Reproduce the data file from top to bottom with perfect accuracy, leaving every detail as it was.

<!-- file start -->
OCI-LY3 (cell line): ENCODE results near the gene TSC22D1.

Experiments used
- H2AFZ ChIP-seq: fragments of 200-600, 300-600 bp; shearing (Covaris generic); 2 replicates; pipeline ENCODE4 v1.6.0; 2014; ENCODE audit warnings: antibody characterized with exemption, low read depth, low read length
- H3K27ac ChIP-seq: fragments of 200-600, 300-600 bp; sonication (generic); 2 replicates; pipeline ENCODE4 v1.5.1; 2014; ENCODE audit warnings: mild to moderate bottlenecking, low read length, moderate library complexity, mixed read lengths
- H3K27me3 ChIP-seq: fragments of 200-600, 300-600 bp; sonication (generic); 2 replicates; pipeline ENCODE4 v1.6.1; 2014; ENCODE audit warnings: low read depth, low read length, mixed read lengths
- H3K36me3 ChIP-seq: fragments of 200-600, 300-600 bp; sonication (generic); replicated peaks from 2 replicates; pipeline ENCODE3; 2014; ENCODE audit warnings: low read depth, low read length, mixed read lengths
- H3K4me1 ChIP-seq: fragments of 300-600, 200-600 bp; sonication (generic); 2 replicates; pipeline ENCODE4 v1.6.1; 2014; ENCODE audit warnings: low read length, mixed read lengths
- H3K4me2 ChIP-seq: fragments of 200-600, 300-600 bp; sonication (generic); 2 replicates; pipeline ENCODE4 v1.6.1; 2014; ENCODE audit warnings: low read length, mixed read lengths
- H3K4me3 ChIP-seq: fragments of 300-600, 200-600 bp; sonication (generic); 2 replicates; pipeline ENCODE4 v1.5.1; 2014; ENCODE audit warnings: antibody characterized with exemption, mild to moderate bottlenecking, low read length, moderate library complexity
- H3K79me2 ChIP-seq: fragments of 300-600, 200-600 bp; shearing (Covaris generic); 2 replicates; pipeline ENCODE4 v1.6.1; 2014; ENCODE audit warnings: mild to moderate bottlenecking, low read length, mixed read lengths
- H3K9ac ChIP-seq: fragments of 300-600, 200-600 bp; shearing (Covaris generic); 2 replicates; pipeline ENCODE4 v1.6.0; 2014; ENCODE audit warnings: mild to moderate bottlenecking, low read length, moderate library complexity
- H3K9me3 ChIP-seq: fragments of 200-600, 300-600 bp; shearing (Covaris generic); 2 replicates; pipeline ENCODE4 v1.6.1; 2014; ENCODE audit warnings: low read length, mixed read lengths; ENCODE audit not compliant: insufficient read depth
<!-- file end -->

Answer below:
OCI-LY3 (cell line): ENCODE results near the gene TSC22D1.

Experiments used
- H2AFZ ChIP-seq: fragments of 200-600, 300-600 bp; shearing (Covaris generic); 2 replicates; pipeline ENCODE4 v1.6.0; 2014; ENCODE audit warnings: antibody characterized with exemption, low read depth, low read length
- H3K27ac ChIP-seq: fragments of 200-600, 300-600 bp; sonication (generic); 2 replicates; pipeline ENCODE4 v1.5.1; 2014; ENCODE audit warnings: mild to moderate bottlenecking, low read length, moderate library complexity, mixed read lengths
- H3K27me3 ChIP-seq: fragments of 200-600, 300-600 bp; sonication (generic); 2 replicates; pipeline ENCODE4 v1.6.1; 2014; ENCODE audit warnings: low read depth, low read length, mixed read lengths
- H3K36me3 ChIP-seq: fragments of 200-600, 300-600 bp; sonication (generic); replicated peaks from 2 replicates; pipeline ENCODE3; 2014; ENCODE audit warnings: low read depth, low read length, mixed read lengths
- H3K4me1 ChIP-seq: fragments of 300-600, 200-600 bp; sonication (generic); 2 replicates; pipeline ENCODE4 v1.6.1; 2014; ENCODE audit warnings: low read length, mixed read lengths
- H3K4me2 ChIP-seq: fragments of 200-600, 300-600 bp; sonication (generic); 2 replicates; pipeline ENCODE4 v1.6.1; 2014; ENCODE audit warnings: low read length, mixed read lengths
- H3K4me3 ChIP-seq: fragments of 300-600, 200-600 bp; sonication (generic); 2 replicates; pipeline ENCODE4 v1.5.1; 2014; ENCODE audit warnings: antibody characterized with exemption, mild to moderate bottlenecking, low read length, moderate library complexity
- H3K79me2 ChIP-seq: fragments of 300-600, 200-600 bp; shearing (Covaris generic); 2 replicates; pipeline ENCODE4 v1.6.1; 2014; ENCODE audit warnings: mild to moderate bottlenecking, low read length, mixed read lengths
- H3K9ac ChIP-seq: fragments of 300-600, 200-600 bp; shearing (Covaris generic); 2 replicates; pipeline ENCODE4 v1.6.0; 2014; ENCODE audit warnings: mild to moderate bottlenecking, low read length, moderate library complexity
- H3K9me3 ChIP-seq: fragments of 200-600, 300-600 bp; shearing (Covaris generic); 2 replicates; pipeline ENCODE4 v1.6.1; 2014; ENCODE audit warnings: low read length, mixed read lengths; ENCODE audit not compliant: insufficient read depth